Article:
I want to write a book. That’s not news. It’s in the back of my mind just about all of the time. But, I have a million ideas about the kind of book to write. Then, I had an issue this week. I let the prescription for my SSNRI lapse.
It was unintentional. I had guests and I let them distract me (I also missed an MRI appointment I had scheduled). Next thing I know, it’s the weekend and I’m out of this medication.
The acronym SSNRI stands for selective serotonin and norepinephrine reuptake inhibitor. I take it for my Fibromyalgia, my IBS (irritable bowel syndrome), my depression, and it also has an impact on my dust, pollen, and mold allergy symptoms. For some reason, I kept delaying calling in the prescription refill. Mainly because I knew they were expired and the pharmacy would have to call my doctors and I knew I should call as early as possible. Then, in general, I just procrastinate as part of my depression and such.
Yes, you read that right, doctors and prescriptions plural. Originally, my Gastroenterologist prescribed an SSRI (close, but not quite the same thing). Actually, she was a Nurse Practitioner (NP), but she was very helpful and did a lot of blood work for me when I first started having FM symptoms. When I finally ended up at the Rheumatologist, she prescribed an SSNRI and I ended up calling my Gastro Nurse Practitioner and asking if I could swap the two. Later, I asked my Primary Care Physician if I should up my dose because I can’t get out of bed in the morning. She added a second pill to my dose.
Monday evening I called in the prescription refill and talked to a person at the pharmacy. I had a quilt class Monday afternoon and Tuesday morning, at the place I work. I also had a staff meeting at the same place Tuesday afternoon. I work selling Sewing machines anywhere from zero to 36 hours every two weeks. Sometimes getting out of the house is a great thing for me to do and it’s the catalyst for me to get up and do things with my day. Working a full day is generally too much, but I do it and come home and do nothing else the rest of the day.
At Tuesday’s meeting, I talked to a fellow employee with RA (rheumatoid arthritis) and discovered that everyone seems to have issues when they reduce or go off their SSNRI. This was great confirmation for me because I had been feeling funny all day after 2-3 nights without that medicine. I woke up late for my class on Tuesday morning and I heard the pharmacy leaving a message that both doctors offices said they had no record of me. I stumbled out to the car anyway to go to class since I’d been late to class the day before and knew my boss would be annoyed with me that. At first, I thought the stumbling was lack of sleep. Though I likely got more sleep than I think I did, I felt like I was waking up every 15 minutes either in pain or gasping for air because of my congestion. After I scraped the idea to go to class, I realized I was feeling sort of, well maybe it could be called dizzy but it was weirder. It was sort of like being drunk, but not. I had the feeling that my body was turning to the right.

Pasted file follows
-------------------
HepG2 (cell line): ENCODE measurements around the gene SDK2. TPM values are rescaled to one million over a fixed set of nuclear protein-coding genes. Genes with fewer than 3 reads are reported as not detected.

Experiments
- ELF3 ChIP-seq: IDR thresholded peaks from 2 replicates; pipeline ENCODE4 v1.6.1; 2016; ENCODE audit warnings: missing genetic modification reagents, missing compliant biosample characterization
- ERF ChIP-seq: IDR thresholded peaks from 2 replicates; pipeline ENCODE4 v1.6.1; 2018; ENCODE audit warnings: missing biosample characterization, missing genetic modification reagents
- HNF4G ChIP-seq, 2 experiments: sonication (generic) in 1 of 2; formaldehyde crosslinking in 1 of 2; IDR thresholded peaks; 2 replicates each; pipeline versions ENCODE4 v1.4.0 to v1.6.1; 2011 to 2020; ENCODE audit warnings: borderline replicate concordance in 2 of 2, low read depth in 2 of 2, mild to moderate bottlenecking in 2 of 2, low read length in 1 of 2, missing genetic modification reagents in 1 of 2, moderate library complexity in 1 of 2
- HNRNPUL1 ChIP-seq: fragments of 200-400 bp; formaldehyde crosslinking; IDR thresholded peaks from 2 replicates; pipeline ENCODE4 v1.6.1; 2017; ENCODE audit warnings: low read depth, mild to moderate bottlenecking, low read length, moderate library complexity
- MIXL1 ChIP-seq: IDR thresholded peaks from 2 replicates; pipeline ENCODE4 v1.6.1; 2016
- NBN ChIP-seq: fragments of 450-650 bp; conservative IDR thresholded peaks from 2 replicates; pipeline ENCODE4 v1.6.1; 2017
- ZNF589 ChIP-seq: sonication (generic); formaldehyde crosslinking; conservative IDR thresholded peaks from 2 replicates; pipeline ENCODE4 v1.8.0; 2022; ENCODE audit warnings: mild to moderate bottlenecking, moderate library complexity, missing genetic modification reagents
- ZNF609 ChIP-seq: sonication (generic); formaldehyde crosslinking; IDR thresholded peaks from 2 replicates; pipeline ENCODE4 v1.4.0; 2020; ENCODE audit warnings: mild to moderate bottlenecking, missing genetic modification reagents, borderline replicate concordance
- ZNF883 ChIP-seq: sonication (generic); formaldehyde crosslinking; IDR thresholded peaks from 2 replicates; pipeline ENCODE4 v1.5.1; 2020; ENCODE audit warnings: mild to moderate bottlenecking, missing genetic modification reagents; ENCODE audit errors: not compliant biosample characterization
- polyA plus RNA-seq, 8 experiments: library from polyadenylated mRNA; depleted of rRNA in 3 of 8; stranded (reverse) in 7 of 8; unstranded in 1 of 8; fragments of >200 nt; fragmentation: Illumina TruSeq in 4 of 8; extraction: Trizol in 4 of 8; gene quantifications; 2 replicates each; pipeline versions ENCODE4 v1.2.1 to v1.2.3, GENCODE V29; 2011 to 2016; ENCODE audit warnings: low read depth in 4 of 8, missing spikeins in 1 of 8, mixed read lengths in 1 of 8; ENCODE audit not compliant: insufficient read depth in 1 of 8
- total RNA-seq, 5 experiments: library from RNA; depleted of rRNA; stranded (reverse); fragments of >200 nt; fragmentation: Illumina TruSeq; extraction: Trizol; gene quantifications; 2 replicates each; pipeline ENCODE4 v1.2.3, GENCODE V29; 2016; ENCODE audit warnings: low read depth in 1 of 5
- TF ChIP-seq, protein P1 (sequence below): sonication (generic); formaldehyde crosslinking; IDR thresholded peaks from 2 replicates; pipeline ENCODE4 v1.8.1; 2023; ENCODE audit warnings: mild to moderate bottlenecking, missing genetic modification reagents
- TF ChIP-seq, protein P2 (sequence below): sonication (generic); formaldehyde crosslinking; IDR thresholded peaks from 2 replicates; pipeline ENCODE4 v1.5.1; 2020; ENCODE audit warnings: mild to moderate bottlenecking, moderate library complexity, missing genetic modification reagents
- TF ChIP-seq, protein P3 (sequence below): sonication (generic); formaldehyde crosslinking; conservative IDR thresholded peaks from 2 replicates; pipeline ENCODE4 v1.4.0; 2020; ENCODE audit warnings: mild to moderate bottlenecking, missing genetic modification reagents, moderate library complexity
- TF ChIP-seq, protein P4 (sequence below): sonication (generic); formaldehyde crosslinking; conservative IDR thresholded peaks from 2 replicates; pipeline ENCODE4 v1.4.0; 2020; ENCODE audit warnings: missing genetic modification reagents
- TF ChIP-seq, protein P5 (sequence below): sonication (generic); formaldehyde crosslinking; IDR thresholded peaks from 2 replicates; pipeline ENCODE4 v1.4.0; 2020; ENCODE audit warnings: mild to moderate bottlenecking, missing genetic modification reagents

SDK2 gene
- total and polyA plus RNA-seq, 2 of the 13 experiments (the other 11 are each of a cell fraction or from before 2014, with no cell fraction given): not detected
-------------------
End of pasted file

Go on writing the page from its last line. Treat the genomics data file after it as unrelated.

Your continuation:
I resolved my prescriptions and by bedtime on Tuesday, I felt almost normal. But, I lost pretty much all of Tuesday and part of Monday. This is where I think there is something missing out there—knowledge that a large portion of the population has these invisible disabilities that might impact their life in small ways every day or might impact their life in huge ways. I feel like the average Joe doesn’t know how much these illnesses impact people’s lives.
The little symptoms I had when I was first seeking a diagnosis were annoying but not totally debilitating. Mostly, I spent a good portion of my weekend sleeping or just sitting to try and recover the energy I expended during the week. About 6 months later, my symptoms flared. I remember sitting on my couch, in pain all over that wouldn’t respond to Advil or Tylenol, and thinking that my life as I knew it was over. At the time, I could not see being able to go to concerts or walk around museums or go hiking or pretty much anything any one does for entertainment. It was depressing. After starting the SSNRI, my pain got a lot better during the day. I continued to use topical ointments like Icy Hot and Ben Gay to sleep at night. It took about 5 months for the pain to go away altogether, but it took a couple of years to not be paranoid that whatever I did might send me back into that unrelenting pain I’d been experiencing. Lots of things cause a temporary spike of pain, but I have not had more than a day or two of pain since that original flare of symptoms.
In the information I’ve read about FM over these past few years, I noticed that medical experts do not recommend quitting your job. I left because I felt I needed to have the option of working at home and my bosses told me I couldn’t do that anymore. I didn’t do what I needed to do with the Employee Resources I had at my disposal. At the time, I felt like it was all I could do to get my work done and the most basic of home, child, and self care tasks. Plus, I was pretty sure I wasn’t disabled enough to get disability retirement.
Now, I wonder how? How can I possibly get a new job when I need so much time to take care of myself? How can I get into a pay scale similar to the one I had at FDA ($50/hour)? How can I go to school to gain credentials? How can I restart when I’m 55 years old and I have no energy?